On Deck with Bryce Perry
AMOK – Atoms For Peace Radiohead front man Thom Yorke has returned to add another project to his musical repertoire. His latest project is born from the talents of Red Hot Chili Peppers bassist The Flea, Radiohead producer Nigel Godrich, and drummer/producer Joey Warnoker of Beck and R.E.M.. Together these pieces make up the whole known as Atoms for Peace. In traditional Yorke fashion he presents to the masses either a critiquing message—this time concerning pursuits of the American dream—or a collection of pessimistic love songs.
The eerie low-key beats of AMOK, the super group’s debut album, does not sound like the next step in the front man’s musical evolution. Rather, it is a decedent of Yorke’s 2006 solo album The Eraser, from which the band’s name is derived.
The opening track “Before Your Eyes” immediately spurs thoughts of a convulsively dancing Thom à la “Lotus Flower” music video. The quick pitter-patter of the guitar and high-hats could even trigger an oxymoronically dark Charleston. Now enter the voice of Yorke: the soft ambience that he projects echoing off into the night is the ghost that haunts this album, floating in and out of each track and in between each layered instrument.
Electronic sounds of dystopia in tracks like “Default” and “Unless” begin isolated, catching our attention. Gradually each new layer meshes with the last, building upon one another until they reach a brief congregation of harmonious sound before gliding back down into isolation.
However, the sounds that emerge from this album seem to limit the talent that is in the group. To hear that the RHCP bassist is a good bass player is like being slapped in the face by the hand of understatements yet his presence on the album is lacking. Why not work his talent into the record? How amazing would it be if in “Stuck Together Pieces”, where the bass is perhaps most prominent on the album, Flea churned up the track with an anarchistic bass line? To have a resource such as this available and not to use it is like a prospector knowing exactly where to dig for gold but bypassing the riches. However, music isn’t necessarily about showcasing talent. The creation of a record needs to be about the product as a whole and not concerned with the individual parts.
AMOK as a whole works, even if it sounds like Thom sat down with his laptop and played around. It is a seamless collaboration of multiple talents that hacks into the pleasure centers of the brain and offers a fair amount of reward.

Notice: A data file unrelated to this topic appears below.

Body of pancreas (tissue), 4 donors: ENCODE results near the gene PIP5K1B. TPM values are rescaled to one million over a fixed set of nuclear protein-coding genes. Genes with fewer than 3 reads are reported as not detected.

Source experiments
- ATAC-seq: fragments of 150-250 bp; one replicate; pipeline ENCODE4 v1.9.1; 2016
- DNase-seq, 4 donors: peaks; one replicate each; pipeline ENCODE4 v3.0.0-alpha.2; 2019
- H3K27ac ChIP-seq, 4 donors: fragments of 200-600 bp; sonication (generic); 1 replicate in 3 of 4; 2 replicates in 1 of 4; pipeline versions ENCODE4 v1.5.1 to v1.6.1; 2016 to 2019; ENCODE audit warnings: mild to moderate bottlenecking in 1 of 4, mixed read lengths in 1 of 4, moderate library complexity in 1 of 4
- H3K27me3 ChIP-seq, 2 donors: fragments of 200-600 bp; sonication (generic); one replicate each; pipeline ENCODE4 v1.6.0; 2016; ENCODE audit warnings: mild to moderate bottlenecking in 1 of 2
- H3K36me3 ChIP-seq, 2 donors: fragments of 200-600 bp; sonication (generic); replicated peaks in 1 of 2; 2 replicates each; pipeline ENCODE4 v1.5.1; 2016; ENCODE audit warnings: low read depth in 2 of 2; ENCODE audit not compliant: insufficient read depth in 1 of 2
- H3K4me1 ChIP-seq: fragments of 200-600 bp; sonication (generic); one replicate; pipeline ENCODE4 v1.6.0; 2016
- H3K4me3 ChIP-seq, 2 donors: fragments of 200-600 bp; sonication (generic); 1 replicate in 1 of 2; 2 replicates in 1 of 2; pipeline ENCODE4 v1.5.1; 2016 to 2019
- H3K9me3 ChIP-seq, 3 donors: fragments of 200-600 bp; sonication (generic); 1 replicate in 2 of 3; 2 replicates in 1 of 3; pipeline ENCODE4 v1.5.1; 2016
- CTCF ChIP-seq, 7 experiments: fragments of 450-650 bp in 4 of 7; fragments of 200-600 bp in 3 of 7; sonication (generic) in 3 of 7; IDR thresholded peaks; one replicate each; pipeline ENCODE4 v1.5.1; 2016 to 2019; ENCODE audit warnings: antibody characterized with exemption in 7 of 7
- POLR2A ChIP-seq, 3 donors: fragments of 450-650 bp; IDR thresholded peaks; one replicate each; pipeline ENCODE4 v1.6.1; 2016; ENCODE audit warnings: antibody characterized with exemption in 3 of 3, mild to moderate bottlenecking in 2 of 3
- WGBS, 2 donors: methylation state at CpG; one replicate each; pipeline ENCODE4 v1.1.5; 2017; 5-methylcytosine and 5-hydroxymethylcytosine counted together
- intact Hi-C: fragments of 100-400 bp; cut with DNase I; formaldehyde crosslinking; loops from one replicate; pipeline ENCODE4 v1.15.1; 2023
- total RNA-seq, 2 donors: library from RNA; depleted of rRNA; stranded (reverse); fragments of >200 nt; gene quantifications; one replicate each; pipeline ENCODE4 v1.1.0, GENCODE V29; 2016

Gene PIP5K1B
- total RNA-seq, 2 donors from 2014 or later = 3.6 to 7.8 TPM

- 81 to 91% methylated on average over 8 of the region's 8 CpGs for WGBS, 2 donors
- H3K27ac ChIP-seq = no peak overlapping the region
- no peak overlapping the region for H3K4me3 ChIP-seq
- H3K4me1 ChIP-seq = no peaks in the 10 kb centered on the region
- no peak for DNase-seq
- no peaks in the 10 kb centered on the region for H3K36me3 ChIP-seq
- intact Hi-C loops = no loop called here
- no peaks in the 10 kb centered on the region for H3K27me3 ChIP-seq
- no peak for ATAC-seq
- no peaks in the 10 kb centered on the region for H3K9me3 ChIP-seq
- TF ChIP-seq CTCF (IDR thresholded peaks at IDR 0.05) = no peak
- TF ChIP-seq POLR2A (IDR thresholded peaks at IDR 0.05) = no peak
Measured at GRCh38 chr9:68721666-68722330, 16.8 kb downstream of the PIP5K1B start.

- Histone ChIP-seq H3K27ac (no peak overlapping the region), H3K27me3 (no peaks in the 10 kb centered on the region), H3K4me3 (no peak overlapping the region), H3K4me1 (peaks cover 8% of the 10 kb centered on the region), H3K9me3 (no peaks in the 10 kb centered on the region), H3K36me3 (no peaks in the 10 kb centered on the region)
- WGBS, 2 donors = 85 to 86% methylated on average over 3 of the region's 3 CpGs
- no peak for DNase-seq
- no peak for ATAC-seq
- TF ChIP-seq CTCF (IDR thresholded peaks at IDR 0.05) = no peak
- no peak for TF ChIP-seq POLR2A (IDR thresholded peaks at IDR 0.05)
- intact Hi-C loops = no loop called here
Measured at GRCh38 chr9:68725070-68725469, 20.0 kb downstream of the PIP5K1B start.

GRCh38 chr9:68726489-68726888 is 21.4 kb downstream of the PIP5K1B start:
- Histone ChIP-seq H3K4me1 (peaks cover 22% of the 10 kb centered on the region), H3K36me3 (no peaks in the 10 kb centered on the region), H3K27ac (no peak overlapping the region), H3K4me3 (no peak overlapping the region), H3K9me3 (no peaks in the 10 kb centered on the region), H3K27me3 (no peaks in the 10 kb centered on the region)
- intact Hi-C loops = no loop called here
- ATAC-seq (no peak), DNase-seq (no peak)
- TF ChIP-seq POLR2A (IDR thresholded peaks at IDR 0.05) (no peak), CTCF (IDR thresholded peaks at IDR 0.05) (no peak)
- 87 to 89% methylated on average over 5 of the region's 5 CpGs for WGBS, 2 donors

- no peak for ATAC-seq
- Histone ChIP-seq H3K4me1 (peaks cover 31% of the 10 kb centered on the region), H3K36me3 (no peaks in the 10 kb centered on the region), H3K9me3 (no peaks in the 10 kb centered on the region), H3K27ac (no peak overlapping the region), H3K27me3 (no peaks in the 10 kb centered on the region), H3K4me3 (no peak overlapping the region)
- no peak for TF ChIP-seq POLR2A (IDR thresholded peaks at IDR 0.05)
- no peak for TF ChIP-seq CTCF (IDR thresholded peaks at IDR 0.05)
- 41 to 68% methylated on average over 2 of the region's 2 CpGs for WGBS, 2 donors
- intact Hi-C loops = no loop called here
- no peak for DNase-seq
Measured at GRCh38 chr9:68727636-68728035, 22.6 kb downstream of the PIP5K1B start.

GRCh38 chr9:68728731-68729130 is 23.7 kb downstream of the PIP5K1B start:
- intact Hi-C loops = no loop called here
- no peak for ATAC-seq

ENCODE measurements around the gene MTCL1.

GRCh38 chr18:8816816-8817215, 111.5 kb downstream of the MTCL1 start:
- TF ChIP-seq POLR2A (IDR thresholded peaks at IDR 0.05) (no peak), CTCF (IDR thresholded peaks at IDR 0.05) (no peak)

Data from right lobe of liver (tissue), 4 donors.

Wondrous Bughouse – Youth Lagoon
Returning for what is going to be his sophomore year, Trevor Powers aka Youth Lagoon wants to take us on a journey into the mind and beyond. His second album Wondrous Bughouse is a bold turn from his 2011 debut Year of Hibernation. Powers’ introduction to the world was full of reminiscent solitude whereas the latest to come from the seemingly introverted artist is expanded contemplation.
At first impression it sounds as if Powers accidently fell into a large vat of LSD and had to drink his way out. Beginning in the quiet apprehensiveness of “Through the Mind and Back” we are transported through exactly that. Resonating tones drop like sporadic rain against robotic communications, rippling the muffled sound. It is a world full of mystery until we discover what lies beyond, moving into “Mute”.
Immediately Wondrous Bughouse defines itself apart from its predecessor. It is a magnificent splash into the big sound that was absent from Year of Hibernation, bringing in very present drums and guitar. With arrangements that could be described as progressively psychedelic it is an album that would have no trouble fitting into the mind altering sounds of the late 60’s and early 70’s. That does not mean there aren’t remnants of Youth Lagoon’s first album.
“Pelican Man” offers the catchiness of a pop hit while still staying true to the album and could team up well with psych rock band MGMT. A familiar piano can be heard in “Raspberry Cane” with a hopeful sentiment telling us to “pour the ashes into the cup, mix with wine—here’s to death drink up”. This morbid request paints part of the picture of what Powers is trying to deal with on this album. That is the knowledge of the inevitable move into death and our true ignorance or denial of it, as portrayed in the repetitiveness of “Dropla’s” chorus emphasizing, “You will never die”.
With Trevor Powers’ investigation of our grasp on death, his second study of it seems ironic. He contemplates a subject that is obviously quite serious, but he does this in a very lighthearted way. If he is trying to emphasize our own nonchalant attitude on the subject he does a very good job. Yet, even with such a heavy message we can’t help but be transported into the cosmos on a neon purple butterfly as we dance to the serenades of the man on the moon that is Youth Lagoon. Wondrous Bughouse is a journey that assuredly should be taken.